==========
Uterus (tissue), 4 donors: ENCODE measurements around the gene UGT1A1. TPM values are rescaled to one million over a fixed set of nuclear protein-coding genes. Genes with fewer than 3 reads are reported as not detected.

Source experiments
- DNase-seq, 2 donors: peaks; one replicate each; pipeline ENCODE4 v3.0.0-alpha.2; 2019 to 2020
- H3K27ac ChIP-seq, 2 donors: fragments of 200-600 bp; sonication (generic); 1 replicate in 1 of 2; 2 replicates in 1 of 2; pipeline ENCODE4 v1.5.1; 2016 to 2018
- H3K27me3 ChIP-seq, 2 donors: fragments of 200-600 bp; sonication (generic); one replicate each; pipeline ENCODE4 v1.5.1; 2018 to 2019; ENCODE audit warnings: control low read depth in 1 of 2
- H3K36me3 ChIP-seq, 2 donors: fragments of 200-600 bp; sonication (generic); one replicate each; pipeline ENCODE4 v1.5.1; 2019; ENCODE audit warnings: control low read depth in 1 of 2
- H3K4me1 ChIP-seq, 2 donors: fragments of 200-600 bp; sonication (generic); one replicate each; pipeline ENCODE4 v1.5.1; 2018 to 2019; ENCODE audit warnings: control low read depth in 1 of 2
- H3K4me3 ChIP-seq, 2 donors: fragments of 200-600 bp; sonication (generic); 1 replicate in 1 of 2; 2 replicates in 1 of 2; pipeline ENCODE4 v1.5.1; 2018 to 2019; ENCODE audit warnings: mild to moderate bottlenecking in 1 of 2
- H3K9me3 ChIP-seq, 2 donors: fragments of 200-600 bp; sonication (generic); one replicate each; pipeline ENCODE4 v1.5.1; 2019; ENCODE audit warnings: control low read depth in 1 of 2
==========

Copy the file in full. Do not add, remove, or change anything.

Uterus (tissue), 4 donors: ENCODE measurements around the gene UGT1A1. TPM values are rescaled to one million over a fixed set of nuclear protein-coding genes. Genes with fewer than 3 reads are reported as not detected.

Source experiments
- DNase-seq, 2 donors: peaks; one replicate each; pipeline ENCODE4 v3.0.0-alpha.2; 2019 to 2020
- H3K27ac ChIP-seq, 2 donors: fragments of 200-600 bp; sonication (generic); 1 replicate in 1 of 2; 2 replicates in 1 of 2; pipeline ENCODE4 v1.5.1; 2016 to 2018
- H3K27me3 ChIP-seq, 2 donors: fragments of 200-600 bp; sonication (generic); one replicate each; pipeline ENCODE4 v1.5.1; 2018 to 2019; ENCODE audit warnings: control low read depth in 1 of 2
- H3K36me3 ChIP-seq, 2 donors: fragments of 200-600 bp; sonication (generic); one replicate each; pipeline ENCODE4 v1.5.1; 2019; ENCODE audit warnings: control low read depth in 1 of 2
- H3K4me1 ChIP-seq, 2 donors: fragments of 200-600 bp; sonication (generic); one replicate each; pipeline ENCODE4 v1.5.1; 2018 to 2019; ENCODE audit warnings: control low read depth in 1 of 2
- H3K4me3 ChIP-seq, 2 donors: fragments of 200-600 bp; sonication (generic); 1 replicate in 1 of 2; 2 replicates in 1 of 2; pipeline ENCODE4 v1.5.1; 2018 to 2019; ENCODE audit warnings: mild to moderate bottlenecking in 1 of 2
- H3K9me3 ChIP-seq, 2 donors: fragments of 200-600 bp; sonication (generic); one replicate each; pipeline ENCODE4 v1.5.1; 2019; ENCODE audit warnings: control low read depth in 1 of 2